Kadeer Rejects Letters

The woman Chinese authorities blame for inciting deadly violence last month rejects letters condemning her allegedly written by her relatives.
2009-08-03
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Rebiya Kadeer answers questions during a press conference at the Japan National Press Club in Tokyo, July 29, 2009.
Rebiya Kadeer answers questions during a press conference at the Japan National Press Club in Tokyo, July 29, 2009.
AFP

WASHINGTON—Exiled Uyghur activist Rebiya Kadeer has dismissed China’s claim that two of her children and her brother wrote letters condemning her for allegedly masterminding deadly riots last month in Urumqi, capital of the northwestern Xinjiang region.

“I am not surprised,” Kadeer said in an interview from Sydney, Australia, where she was arriving for a 10-day visit.

“I know all the old and new methods of the Chinese authorities for criticizing their enemies. This is not the first time this has happened to me.”

“I don’t have weapons or money—all I have is my reputation, and people see me as outspoken and honest. Now China is trying to do anything to damage my image among Uyghurs and in the world.”

Five of Kadeer’s 11 children still live in the northwestern Chinese region, and rights groups say they have suffered continuing harassment because of their mother’s campaigning.

According to the official Chinese news agency, Xinhua, 12 relatives including Kadeer’s son Khahar, her daughter Roxingul, and her younger brother Memet, told her in a letter: “Because of you, many innocent people of all ethnic groups lost their lives in Urumqi on July 5, with huge damage to property, shops, and vehicles.”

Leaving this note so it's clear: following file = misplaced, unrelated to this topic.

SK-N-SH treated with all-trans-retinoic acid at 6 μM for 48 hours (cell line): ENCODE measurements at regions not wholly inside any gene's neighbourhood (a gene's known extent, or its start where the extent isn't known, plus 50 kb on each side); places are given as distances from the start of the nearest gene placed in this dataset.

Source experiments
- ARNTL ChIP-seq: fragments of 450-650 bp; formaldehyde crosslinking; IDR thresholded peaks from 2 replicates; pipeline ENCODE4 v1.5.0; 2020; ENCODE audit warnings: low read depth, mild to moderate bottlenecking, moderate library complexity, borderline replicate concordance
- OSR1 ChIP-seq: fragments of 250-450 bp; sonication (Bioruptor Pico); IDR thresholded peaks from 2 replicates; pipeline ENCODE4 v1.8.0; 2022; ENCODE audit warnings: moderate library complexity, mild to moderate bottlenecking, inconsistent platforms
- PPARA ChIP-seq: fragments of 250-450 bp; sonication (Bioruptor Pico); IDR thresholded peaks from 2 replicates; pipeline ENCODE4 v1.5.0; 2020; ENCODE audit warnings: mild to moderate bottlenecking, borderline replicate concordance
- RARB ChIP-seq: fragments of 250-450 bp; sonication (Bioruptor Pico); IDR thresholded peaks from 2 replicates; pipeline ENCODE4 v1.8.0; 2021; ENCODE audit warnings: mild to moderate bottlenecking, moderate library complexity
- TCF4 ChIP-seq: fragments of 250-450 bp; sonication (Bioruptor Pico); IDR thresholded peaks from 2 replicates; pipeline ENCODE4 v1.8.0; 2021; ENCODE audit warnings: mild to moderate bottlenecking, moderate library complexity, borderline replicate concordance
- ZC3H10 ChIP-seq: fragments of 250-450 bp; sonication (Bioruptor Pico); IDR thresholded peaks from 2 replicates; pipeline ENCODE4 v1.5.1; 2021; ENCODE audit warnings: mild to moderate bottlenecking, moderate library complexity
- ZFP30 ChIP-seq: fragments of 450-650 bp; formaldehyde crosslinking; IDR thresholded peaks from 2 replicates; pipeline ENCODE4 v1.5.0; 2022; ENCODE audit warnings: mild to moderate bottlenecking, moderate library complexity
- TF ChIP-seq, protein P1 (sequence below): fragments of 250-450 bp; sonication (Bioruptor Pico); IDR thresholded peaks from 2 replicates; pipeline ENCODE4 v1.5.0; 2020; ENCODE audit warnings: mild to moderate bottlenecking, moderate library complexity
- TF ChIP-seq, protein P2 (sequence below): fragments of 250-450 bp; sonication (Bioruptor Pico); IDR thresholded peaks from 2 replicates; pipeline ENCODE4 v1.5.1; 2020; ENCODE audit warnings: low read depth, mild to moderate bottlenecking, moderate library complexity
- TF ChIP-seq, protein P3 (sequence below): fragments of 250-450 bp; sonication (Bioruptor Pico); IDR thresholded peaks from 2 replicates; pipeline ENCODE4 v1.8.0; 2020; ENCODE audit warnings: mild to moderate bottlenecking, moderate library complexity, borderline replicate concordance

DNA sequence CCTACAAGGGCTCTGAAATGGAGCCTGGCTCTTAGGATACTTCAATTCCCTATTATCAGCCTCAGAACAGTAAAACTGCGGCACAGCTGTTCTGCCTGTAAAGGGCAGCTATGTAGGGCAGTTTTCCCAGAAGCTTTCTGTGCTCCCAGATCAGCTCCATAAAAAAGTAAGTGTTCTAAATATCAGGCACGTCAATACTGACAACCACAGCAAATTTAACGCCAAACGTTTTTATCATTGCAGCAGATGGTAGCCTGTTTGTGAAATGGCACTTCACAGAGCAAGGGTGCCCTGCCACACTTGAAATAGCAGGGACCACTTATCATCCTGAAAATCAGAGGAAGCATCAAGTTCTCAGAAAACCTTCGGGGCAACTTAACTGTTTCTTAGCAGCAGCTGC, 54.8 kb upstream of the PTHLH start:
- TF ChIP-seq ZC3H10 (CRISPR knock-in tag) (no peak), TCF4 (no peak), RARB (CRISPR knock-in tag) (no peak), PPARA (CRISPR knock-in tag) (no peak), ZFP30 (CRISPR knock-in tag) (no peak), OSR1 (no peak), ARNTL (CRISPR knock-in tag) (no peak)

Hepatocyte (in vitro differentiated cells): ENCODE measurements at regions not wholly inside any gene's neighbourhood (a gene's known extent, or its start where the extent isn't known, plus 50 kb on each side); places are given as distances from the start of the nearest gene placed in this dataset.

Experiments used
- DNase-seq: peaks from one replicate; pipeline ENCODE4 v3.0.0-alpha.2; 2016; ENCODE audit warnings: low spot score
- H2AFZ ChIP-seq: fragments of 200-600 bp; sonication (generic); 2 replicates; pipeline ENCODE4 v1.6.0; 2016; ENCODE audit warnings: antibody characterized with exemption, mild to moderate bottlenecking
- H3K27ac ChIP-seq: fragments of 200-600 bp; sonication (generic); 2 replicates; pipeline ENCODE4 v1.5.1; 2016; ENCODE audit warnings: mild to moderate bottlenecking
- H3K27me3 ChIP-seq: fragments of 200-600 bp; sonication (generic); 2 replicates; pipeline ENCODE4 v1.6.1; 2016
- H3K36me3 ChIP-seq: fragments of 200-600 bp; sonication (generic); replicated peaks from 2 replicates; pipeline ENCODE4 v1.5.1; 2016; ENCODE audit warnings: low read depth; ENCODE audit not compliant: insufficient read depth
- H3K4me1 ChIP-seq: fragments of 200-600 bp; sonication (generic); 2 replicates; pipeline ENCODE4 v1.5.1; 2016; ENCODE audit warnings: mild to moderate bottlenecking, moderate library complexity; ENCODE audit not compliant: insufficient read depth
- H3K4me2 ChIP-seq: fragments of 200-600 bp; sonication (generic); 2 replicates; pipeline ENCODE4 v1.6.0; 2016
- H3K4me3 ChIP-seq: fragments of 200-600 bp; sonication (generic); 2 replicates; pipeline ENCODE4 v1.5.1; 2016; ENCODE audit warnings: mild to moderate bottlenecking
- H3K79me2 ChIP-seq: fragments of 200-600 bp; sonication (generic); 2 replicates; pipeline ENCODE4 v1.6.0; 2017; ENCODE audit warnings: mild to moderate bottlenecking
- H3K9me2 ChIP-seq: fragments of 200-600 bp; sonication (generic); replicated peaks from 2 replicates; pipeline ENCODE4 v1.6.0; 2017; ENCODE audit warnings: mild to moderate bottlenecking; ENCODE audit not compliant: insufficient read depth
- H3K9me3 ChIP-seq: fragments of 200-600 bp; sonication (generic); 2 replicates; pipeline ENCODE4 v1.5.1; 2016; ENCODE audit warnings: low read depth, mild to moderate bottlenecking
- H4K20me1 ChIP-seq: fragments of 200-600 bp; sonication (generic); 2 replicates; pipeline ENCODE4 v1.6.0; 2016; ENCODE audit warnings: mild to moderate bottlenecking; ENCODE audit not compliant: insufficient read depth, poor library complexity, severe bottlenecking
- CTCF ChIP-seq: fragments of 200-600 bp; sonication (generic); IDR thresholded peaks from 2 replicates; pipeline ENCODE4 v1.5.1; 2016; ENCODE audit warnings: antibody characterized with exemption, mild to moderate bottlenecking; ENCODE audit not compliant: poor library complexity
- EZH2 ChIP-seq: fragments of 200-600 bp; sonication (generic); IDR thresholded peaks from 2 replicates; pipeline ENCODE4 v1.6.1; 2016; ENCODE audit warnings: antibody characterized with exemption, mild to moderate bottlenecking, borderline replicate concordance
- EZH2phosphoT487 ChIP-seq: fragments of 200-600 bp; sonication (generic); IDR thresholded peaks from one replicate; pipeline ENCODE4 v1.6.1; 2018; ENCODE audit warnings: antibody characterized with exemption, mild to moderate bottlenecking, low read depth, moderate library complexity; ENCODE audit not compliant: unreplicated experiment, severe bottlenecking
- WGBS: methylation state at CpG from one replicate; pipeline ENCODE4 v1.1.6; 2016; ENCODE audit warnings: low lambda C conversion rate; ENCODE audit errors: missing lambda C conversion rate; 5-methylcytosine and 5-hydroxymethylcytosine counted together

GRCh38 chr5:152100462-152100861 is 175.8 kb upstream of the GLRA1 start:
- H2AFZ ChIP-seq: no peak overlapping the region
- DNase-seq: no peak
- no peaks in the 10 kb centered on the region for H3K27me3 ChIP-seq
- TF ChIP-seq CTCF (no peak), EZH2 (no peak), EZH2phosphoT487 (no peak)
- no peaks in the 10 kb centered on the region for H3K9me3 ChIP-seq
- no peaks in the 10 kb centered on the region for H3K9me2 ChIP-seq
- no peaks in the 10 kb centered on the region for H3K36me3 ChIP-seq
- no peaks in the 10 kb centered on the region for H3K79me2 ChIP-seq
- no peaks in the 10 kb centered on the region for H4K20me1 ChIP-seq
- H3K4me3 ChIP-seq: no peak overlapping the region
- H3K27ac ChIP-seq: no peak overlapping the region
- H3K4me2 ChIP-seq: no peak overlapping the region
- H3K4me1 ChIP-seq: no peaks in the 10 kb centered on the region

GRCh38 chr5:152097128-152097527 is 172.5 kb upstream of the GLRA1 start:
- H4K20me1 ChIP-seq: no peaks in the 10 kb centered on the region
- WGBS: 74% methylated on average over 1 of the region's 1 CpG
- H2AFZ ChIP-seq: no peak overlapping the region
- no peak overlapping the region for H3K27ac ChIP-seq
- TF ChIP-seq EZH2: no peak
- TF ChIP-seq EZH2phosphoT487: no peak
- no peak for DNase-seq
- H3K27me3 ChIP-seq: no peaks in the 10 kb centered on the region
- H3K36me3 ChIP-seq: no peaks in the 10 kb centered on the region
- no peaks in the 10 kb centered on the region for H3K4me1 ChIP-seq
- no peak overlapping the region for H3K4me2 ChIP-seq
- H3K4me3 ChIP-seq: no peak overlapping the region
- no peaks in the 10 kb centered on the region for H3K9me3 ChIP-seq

“We want a stable and safe life…Please think about the happiness of us and your grandchildren. Don’t destroy our happy life here. Don’t follow the provocation from some people in other countries.”

Deadly violence

Beijing has claimed repeatedly that Kadeer and other Uyghur exiles organized the deadly violence in July, in which 197 people died and a further 1,700 were injured. Most of the victims are said to be Han Chinese.

“China has power,” Kadeer said. “They are able to control my children’s speech and turn their tongues against me, but they can’t control the love created by God between me and my children. In the coming days, you will probably see my children speaking out against me on TV.”

“My neighborhood was forced to speak out against me on TV last year. My classmates who studied with me at middle school were forced to speak about how I was a bad student at school.”

“It’s not worth wondering who wrote that letter—I know my children. No one wants to blame his or her mother for something, even if they did do something wrong.”

Hundreds of Uyghur protesters attacked Han Chinese, smashed businesses, and set fire to buses in Urumqi on July 5. Two days later, thousands of Han Chinese took to the streets armed with machetes, steel bars, and clubs to seek revenge.

Kadeer, 60, was a self-made millionaire in China and a favorite of the authorites until she spoke out about Beijing's heavy-handed treatment of her people, who complain of harassment and discrimination and suffer high unemployment.

She spent six years in prison for opposing the government and was released into U.S. exile in 2005.

Original reporting by Shohret Hoshur for RFA’s Uyghur service. Uyghur service director: Dolkun Kamberi. Written and produced in English by Sarah Jackson-Han.

CH. 1: MANDARIN | CANTONESE

CH. 2: VIETNAMESE | BURMESE | KOREAN

CH. 3: KHMER | LAO | UYGHUR

CH. 4: TIBETAN

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